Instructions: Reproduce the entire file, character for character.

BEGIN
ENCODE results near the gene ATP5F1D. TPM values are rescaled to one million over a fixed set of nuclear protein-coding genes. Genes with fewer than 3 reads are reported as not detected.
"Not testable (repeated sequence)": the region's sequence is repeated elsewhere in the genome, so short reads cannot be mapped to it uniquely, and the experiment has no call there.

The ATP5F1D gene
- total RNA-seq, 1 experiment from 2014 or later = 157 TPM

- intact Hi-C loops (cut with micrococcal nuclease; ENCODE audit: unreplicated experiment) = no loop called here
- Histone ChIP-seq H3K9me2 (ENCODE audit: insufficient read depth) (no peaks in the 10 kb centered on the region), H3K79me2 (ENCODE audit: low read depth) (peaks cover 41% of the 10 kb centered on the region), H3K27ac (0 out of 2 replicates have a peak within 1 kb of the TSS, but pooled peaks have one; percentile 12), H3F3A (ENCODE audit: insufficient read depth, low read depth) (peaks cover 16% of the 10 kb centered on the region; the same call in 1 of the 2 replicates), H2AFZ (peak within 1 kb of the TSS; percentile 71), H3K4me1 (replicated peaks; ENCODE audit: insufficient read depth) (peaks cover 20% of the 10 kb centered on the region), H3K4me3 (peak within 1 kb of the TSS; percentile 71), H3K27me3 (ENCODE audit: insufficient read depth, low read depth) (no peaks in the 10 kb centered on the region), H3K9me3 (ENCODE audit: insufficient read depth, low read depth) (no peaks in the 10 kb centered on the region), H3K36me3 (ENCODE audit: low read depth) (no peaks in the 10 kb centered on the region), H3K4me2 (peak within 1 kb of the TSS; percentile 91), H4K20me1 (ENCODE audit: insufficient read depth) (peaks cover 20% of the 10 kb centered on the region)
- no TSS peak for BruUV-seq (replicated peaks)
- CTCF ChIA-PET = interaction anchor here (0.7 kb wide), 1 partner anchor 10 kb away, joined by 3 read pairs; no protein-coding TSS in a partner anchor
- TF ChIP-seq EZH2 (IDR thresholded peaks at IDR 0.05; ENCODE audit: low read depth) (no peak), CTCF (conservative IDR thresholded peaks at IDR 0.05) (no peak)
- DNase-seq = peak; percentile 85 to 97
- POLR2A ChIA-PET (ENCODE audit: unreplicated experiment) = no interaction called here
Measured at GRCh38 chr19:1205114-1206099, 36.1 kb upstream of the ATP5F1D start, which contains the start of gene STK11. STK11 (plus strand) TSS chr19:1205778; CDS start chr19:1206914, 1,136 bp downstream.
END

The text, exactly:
ENCODE results near the gene ATP5F1D. TPM values are rescaled to one million over a fixed set of nuclear protein-coding genes. Genes with fewer than 3 reads are reported as not detected.
"Not testable (repeated sequence)": the region's sequence is repeated elsewhere in the genome, so short reads cannot be mapped to it uniquely, and the experiment has no call there.

The ATP5F1D gene
- total RNA-seq, 1 experiment from 2014 or later = 157 TPM

- intact Hi-C loops (cut with micrococcal nuclease; ENCODE audit: unreplicated experiment) = no loop called here
- Histone ChIP-seq H3K9me2 (ENCODE audit: insufficient read depth) (no peaks in the 10 kb centered on the region), H3K79me2 (ENCODE audit: low read depth) (peaks cover 41% of the 10 kb centered on the region), H3K27ac (0 out of 2 replicates have a peak within 1 kb of the TSS, but pooled peaks have one; percentile 12), H3F3A (ENCODE audit: insufficient read depth, low read depth) (peaks cover 16% of the 10 kb centered on the region; the same call in 1 of the 2 replicates), H2AFZ (peak within 1 kb of the TSS; percentile 71), H3K4me1 (replicated peaks; ENCODE audit: insufficient read depth) (peaks cover 20% of the 10 kb centered on the region), H3K4me3 (peak within 1 kb of the TSS; percentile 71), H3K27me3 (ENCODE audit: insufficient read depth, low read depth) (no peaks in the 10 kb centered on the region), H3K9me3 (ENCODE audit: insufficient read depth, low read depth) (no peaks in the 10 kb centered on the region), H3K36me3 (ENCODE audit: low read depth) (no peaks in the 10 kb centered on the region), H3K4me2 (peak within 1 kb of the TSS; percentile 91), H4K20me1 (ENCODE audit: insufficient read depth) (peaks cover 20% of the 10 kb centered on the region)
- no TSS peak for BruUV-seq (replicated peaks)
- CTCF ChIA-PET = interaction anchor here (0.7 kb wide), 1 partner anchor 10 kb away, joined by 3 read pairs; no protein-coding TSS in a partner anchor
- TF ChIP-seq EZH2 (IDR thresholded peaks at IDR 0.05; ENCODE audit: low read depth) (no peak), CTCF (conservative IDR thresholded peaks at IDR 0.05) (no peak)
- DNase-seq = peak; percentile 85 to 97
- POLR2A ChIA-PET (ENCODE audit: unreplicated experiment) = no interaction called here
Measured at GRCh38 chr19:1205114-1206099, 36.1 kb upstream of the ATP5F1D start, which contains the start of gene STK11. STK11 (plus strand) TSS chr19:1205778; CDS start chr19:1206914, 1,136 bp downstream.